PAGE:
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Skjervem v. State (9/18/2009) ap-2237

Skjervem v. State (9/18/2009) ap-2237

                             NOTICE
     The  text  of this opinion can be corrected before  the
     opinion  is published in the Pacific Reporter.  Readers
     are  encouraged to bring typographical or other  formal
     errors  to  the attention of the Clerk of the Appellate
     Courts:

             303 K Street, Anchorage, Alaska  99501
                      Fax:  (907) 264-0878
       E-mail:  corrections@appellate.courts.state.ak.us

         IN THE COURT OF APPEALS OF THE STATE OF ALASKA


KRISTIAN SKJERVEM,                 
                                   
                    Appellant,          Court  of Appeals No.  A-
                                   9972
               v.                          Trial Court No. 3AN-04-
                                   10353 Cr
STATE OF ALASKA,                   
                                   
                    Appellee.                      O  P  I  N   I
End of Caption                     O  N
                                   
                                   
                                    No. 2237    September 18, 2009
                                   
          Appeal  from the Superior Court,  Third  Judi
          cial  District, Anchorage, Philip R. Volland,
          Judge.

          Appearances:    Renee  McFarland,   Assistant
          Public  Defender, and Quinlan Steiner, Public
          Defender,   Anchorage,  for  the   Appellant.
          Timothy   W.   Terrell,  Assistant   Attorney
          General,  Office of Special Prosecutions  and
          Appeals,  Anchorage, and  Talis  J.  Colberg,
          Attorney General, Juneau, for the Appellee.

          Before:   Coats, Chief Judge, and  Mannheimer
          and Bolger, Judges.

          MANNHEIMER, Judge.
          BOLGER, Judge, concurring.

          Kristian  Skjervem appeals his conviction  for  fourth-
degree  controlled  
substance misconduct (possession of cocaine).1 The issue on appeal is whether the evidence against Skjervem was the fruit of an unlawful search or seizure. For the reasons explained here, we conclude that we can not resolve this issue without further findings of fact. We therefore remand this case to the superior court.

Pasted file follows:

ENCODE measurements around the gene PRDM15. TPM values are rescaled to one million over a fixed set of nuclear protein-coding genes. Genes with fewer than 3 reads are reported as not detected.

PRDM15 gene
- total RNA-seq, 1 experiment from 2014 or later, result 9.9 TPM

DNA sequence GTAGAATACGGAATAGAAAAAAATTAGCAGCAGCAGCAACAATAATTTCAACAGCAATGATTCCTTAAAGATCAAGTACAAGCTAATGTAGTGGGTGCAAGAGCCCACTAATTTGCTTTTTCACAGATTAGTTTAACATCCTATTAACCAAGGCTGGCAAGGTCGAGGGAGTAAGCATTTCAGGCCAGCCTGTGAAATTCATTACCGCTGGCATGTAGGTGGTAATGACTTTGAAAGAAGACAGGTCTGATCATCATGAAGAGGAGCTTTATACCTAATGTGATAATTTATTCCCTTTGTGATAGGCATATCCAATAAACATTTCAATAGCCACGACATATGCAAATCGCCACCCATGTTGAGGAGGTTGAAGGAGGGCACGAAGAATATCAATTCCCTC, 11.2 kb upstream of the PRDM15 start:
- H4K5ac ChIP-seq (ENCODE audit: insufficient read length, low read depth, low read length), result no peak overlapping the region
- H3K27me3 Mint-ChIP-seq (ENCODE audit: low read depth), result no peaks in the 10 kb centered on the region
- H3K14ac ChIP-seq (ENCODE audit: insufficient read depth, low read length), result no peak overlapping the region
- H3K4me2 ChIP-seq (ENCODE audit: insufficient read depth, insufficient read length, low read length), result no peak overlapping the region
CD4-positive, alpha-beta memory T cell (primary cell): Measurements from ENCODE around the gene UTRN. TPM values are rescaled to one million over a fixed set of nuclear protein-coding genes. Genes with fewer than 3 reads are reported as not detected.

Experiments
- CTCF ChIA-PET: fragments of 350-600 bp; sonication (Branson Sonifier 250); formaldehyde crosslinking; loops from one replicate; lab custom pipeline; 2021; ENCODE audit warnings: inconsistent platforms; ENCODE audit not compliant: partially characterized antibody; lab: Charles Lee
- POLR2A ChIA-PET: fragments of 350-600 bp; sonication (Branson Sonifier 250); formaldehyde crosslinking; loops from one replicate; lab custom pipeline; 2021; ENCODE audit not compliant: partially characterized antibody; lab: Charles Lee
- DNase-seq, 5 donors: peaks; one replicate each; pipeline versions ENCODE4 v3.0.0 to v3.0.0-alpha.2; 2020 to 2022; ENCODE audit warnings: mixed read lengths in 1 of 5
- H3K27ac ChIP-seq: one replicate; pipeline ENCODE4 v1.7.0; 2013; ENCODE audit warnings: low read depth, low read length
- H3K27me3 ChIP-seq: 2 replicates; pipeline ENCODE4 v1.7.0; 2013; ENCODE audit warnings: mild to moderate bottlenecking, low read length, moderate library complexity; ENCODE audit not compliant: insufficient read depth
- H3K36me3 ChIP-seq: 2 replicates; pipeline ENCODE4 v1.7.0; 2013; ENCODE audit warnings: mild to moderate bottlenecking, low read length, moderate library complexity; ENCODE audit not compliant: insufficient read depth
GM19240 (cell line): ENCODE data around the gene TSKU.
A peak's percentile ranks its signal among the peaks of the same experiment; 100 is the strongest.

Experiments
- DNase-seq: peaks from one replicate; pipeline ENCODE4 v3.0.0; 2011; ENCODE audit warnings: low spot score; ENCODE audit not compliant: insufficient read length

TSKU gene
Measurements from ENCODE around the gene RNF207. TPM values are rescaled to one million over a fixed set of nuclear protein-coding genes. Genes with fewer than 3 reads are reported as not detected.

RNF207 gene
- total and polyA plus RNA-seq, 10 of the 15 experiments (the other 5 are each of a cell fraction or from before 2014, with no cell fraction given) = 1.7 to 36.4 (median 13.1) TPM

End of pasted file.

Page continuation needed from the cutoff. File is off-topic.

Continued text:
Overview of the facts underlying
     this case
     
                  Although  the  facts  pertaining  to   the
     legality of the searches in this case must be described
     in  some detail, the basic events underlying this  case
     can be described in a few sentences:
               Several   Anchorage  police   officers   were
     summoned  to  a residence on West 25th Avenue  after  a
     neighbor  reported that a woman was breaking  into  the
     house.  When the police arrived, they observed a  woman
     trying  to  replace  a window screen  from  inside  the
     house.   They  also  observed a car  in  the  driveway;
     Skjervem  was  in  the drivers seat of  this  car,  and
     another man was in the front passenger seat.
               The  police  took  everyone into  custody  at
     gunpoint.  A few minutes later, however, the  owner  of
     the  house  appeared  on the scene and  explained  that
     there  was no burglary.  The woman was staying  at  the
     house  with  his permission, but she had left  her  key
     inside the house and then had locked herself out  which
     explained  why she removed a window screen and  entered
     the  house through the window.  As to Skjervem, he  was
     there  by complete coincidence:  he was simply dropping
     off his passenger.
               The issues presented in this appeal all arose
     because the police did not release Skjervem after their
     suspicions about the burglary were resolved.
     
A  more  detailed look at the searches and seizures  in
this case

          When  the  police first arrived at the  house
and  it  appeared that a burglary was in progress,  the
officers ordered Skjervem and his passenger out of  the
car  at  gunpoint.   The officers handcuffed  Skjervem,
patted him down for weapons (and found none), and  then
put  him  in  one of the patrol cars.  After  about  15
minutes,  Officer Robert Blanton removed Skjervem  from
this  first patrol car and placed Skjervem in  Blantons
own patrol car.
          Skjervem  remained  in  custody  in  Blantons
patrol car for another 10 or 15 minutes.  Although  the
superior  court made no express finding on this  issue,
there  is substantial evidence suggesting that,  during
this  time  (i.e.,  while  Skjervem  was   sitting   in
handcuffs  in  Blantons patrol car), the owner  of  the
house  showed  up  and  explained  that  there  was  no
burglary,  and the police began to release  the  people
whom they were holding in custody.
          But   instead  of  releasing  Skjervem,   the
supervising officer at the scene  Sergeant  Pablo  Paiz